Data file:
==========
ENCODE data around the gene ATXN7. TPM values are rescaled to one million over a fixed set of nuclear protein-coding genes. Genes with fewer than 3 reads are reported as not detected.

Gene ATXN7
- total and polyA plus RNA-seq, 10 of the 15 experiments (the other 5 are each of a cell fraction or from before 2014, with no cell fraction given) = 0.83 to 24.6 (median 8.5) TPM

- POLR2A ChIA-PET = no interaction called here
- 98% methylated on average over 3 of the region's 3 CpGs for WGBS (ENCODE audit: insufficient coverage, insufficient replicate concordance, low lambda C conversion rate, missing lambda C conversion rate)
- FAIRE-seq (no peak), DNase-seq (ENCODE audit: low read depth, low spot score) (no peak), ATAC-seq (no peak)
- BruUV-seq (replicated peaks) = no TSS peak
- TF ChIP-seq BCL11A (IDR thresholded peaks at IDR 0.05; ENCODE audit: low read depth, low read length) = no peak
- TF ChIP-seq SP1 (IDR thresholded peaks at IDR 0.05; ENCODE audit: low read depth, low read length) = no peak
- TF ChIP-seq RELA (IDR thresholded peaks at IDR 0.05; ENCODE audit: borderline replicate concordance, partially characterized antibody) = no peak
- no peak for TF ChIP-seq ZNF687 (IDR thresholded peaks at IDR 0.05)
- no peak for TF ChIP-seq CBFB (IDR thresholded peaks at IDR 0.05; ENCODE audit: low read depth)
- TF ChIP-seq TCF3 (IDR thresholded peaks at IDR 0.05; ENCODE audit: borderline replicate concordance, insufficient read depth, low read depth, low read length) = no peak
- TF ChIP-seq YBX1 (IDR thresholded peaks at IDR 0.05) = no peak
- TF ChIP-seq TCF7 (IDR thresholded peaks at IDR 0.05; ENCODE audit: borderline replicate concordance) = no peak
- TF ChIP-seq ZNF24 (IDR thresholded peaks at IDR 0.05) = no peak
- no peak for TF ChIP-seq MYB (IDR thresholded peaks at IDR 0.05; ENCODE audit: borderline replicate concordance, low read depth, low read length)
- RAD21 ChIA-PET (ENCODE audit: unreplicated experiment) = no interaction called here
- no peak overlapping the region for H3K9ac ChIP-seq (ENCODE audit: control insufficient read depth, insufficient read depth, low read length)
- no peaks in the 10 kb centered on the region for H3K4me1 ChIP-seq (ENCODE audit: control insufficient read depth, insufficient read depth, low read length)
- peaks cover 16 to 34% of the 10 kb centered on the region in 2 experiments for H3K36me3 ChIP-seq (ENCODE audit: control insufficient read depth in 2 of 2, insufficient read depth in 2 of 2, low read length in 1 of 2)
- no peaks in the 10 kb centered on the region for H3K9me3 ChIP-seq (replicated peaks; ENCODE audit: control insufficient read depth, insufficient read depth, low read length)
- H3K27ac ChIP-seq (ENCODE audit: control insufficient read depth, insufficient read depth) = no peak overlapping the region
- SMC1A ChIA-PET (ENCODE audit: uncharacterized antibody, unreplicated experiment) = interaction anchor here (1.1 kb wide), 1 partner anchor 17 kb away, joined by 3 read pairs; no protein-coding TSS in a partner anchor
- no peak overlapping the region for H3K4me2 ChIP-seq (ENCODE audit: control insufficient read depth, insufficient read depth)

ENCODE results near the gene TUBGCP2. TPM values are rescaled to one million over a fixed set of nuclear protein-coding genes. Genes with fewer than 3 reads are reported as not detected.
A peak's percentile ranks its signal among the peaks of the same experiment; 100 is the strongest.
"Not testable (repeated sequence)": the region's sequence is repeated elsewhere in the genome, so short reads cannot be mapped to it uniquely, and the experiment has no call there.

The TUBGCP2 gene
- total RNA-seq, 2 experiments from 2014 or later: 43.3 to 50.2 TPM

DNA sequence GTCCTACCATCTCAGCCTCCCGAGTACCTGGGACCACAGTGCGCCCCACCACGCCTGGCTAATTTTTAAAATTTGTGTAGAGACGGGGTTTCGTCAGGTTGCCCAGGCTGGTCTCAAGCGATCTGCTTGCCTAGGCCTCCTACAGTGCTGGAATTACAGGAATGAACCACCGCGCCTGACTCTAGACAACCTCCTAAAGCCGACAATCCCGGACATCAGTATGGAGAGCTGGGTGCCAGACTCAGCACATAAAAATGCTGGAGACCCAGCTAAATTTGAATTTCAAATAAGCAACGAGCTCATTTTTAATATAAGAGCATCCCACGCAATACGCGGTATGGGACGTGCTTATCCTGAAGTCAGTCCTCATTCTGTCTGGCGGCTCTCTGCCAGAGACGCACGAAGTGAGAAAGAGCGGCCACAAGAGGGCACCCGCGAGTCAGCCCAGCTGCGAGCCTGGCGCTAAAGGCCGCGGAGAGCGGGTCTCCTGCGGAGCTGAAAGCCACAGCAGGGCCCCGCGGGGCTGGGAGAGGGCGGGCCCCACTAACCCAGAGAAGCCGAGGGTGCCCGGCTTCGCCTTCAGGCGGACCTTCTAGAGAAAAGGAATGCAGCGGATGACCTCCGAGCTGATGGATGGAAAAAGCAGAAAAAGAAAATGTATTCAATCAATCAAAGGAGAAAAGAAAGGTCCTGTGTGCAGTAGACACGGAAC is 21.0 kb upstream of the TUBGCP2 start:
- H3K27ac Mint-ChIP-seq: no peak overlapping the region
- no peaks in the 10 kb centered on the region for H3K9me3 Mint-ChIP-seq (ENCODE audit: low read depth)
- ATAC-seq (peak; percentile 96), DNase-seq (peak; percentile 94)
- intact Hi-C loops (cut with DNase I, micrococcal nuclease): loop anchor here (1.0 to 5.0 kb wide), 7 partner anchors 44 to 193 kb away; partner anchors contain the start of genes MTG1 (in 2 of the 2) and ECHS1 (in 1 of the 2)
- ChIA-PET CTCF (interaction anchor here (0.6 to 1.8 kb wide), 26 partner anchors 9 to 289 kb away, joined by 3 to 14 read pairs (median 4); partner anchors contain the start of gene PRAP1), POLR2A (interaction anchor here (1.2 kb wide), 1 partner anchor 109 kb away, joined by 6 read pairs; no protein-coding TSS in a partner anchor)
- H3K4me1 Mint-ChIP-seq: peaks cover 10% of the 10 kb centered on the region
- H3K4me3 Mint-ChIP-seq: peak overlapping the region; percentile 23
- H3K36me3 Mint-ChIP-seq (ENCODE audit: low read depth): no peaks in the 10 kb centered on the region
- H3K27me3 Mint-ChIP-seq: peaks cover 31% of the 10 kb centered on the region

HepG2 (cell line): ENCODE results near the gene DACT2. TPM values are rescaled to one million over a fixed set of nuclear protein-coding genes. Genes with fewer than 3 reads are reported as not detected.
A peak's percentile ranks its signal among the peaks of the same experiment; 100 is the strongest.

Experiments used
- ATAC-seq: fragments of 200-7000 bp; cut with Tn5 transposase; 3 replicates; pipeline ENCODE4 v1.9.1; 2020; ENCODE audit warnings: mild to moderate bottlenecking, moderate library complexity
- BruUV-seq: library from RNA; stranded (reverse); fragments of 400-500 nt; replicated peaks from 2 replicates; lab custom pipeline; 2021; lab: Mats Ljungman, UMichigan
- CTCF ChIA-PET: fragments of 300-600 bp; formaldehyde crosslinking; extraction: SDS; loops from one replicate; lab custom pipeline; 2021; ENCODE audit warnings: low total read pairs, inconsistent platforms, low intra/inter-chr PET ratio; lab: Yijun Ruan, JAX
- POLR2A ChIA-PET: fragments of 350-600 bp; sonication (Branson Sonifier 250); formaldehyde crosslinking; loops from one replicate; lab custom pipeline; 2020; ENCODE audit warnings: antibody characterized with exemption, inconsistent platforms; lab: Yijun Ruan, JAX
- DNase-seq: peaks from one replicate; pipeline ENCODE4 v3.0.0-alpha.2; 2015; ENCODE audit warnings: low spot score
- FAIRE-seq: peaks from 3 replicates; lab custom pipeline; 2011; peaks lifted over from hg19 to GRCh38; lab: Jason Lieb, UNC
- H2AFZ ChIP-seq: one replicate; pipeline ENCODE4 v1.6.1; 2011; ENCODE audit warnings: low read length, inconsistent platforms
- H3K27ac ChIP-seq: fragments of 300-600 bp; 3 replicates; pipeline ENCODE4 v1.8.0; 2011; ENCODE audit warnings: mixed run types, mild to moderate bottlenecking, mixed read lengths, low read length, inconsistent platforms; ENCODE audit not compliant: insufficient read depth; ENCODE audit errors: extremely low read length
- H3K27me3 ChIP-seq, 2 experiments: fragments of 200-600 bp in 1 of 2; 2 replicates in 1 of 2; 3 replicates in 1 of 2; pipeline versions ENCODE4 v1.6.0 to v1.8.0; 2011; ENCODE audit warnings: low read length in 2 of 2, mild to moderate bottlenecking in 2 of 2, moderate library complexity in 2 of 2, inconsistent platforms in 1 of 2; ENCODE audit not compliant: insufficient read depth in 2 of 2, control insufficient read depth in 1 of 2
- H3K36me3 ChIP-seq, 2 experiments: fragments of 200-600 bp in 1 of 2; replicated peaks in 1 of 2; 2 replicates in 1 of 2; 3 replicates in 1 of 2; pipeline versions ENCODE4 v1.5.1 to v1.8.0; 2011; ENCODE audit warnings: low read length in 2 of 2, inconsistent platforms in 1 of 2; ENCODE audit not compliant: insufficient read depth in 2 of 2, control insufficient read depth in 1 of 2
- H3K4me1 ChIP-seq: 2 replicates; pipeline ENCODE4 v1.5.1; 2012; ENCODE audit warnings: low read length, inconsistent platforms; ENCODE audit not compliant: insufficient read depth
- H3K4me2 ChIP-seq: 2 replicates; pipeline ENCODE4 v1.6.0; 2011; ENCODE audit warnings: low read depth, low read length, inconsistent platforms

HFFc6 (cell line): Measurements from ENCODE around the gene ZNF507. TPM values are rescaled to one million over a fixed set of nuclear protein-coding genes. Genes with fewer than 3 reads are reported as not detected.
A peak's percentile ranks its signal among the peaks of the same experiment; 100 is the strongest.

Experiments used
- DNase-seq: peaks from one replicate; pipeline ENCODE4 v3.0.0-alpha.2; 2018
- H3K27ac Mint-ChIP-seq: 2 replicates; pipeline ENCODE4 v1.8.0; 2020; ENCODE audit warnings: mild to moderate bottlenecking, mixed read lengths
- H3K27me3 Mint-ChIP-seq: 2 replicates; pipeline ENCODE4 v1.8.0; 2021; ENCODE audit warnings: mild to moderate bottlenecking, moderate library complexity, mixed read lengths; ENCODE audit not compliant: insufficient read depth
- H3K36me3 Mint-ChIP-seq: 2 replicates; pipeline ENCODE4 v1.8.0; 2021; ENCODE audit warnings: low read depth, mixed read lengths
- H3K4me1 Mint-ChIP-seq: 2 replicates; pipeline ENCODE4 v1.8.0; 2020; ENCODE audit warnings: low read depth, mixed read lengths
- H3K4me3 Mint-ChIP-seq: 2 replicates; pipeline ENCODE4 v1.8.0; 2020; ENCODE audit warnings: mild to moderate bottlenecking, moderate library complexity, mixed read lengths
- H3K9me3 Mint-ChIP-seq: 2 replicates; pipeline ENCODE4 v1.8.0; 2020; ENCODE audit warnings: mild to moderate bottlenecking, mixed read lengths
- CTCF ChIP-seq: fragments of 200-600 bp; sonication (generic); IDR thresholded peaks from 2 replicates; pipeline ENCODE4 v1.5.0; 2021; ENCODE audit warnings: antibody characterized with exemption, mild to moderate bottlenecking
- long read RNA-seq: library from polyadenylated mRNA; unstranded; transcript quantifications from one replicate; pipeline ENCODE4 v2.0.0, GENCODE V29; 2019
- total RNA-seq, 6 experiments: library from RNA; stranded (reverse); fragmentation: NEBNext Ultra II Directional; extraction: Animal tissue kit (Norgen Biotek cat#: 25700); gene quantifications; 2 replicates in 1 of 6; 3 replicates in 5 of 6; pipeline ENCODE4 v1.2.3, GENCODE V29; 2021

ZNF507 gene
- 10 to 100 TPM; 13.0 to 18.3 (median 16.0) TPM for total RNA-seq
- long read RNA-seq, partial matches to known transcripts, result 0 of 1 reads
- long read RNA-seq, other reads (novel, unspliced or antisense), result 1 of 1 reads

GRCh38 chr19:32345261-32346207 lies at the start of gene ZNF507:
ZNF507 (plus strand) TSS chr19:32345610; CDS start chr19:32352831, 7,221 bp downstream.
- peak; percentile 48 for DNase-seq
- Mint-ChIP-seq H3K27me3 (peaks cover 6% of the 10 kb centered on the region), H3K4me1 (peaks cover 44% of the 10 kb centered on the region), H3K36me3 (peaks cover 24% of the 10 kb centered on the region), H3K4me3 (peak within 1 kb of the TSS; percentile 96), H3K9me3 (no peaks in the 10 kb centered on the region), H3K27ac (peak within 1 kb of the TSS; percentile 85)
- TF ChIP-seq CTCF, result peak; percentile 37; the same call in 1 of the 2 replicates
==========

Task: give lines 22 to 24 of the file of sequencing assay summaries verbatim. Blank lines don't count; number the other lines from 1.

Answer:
- no peaks in the 10 kb centered on the region for H3K9me3 ChIP-seq (replicated peaks; ENCODE audit: control insufficient read depth, insufficient read depth, low read length)
- H3K27ac ChIP-seq (ENCODE audit: control insufficient read depth, insufficient read depth) = no peak overlapping the region
- SMC1A ChIA-PET (ENCODE audit: uncharacterized antibody, unreplicated experiment) = interaction anchor here (1.1 kb wide), 1 partner anchor 17 kb away, joined by 3 read pairs; no protein-coding TSS in a partner anchor